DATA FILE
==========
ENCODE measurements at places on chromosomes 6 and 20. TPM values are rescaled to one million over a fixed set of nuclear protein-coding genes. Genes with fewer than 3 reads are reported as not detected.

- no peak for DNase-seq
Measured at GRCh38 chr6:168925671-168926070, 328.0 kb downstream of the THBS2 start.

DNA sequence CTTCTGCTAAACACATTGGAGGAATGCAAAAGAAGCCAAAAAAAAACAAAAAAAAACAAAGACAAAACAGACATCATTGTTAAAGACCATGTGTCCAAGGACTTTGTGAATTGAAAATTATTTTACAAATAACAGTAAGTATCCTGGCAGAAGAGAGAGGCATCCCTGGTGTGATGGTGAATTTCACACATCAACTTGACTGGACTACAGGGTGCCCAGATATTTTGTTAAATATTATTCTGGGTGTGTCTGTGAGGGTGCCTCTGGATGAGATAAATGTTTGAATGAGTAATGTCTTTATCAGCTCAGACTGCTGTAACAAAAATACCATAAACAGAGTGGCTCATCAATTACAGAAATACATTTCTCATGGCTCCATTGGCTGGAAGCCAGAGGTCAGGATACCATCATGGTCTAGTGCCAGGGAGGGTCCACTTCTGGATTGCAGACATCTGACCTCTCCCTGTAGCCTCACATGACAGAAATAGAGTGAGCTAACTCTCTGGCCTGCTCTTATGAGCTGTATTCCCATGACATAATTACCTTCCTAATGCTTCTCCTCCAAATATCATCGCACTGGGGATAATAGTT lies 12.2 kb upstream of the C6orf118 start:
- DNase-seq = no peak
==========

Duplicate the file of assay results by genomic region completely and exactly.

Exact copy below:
ENCODE measurements at places on chromosomes 6 and 20. TPM values are rescaled to one million over a fixed set of nuclear protein-coding genes. Genes with fewer than 3 reads are reported as not detected.

- no peak for DNase-seq
Measured at GRCh38 chr6:168925671-168926070, 328.0 kb downstream of the THBS2 start.

DNA sequence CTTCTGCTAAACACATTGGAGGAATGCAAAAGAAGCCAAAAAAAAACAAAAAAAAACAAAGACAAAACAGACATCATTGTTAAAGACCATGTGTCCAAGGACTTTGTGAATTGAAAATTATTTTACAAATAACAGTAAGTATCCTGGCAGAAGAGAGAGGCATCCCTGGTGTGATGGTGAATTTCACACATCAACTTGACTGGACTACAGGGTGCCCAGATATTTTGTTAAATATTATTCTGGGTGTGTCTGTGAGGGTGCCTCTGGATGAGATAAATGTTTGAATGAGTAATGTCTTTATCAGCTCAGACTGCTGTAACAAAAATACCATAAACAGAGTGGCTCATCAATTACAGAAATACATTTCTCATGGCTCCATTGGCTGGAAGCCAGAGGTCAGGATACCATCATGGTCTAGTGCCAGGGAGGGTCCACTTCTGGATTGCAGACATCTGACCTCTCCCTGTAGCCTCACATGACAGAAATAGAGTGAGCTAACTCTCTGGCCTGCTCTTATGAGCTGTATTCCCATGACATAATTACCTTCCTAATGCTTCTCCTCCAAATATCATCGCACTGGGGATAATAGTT lies 12.2 kb upstream of the C6orf118 start:
- DNase-seq = no peak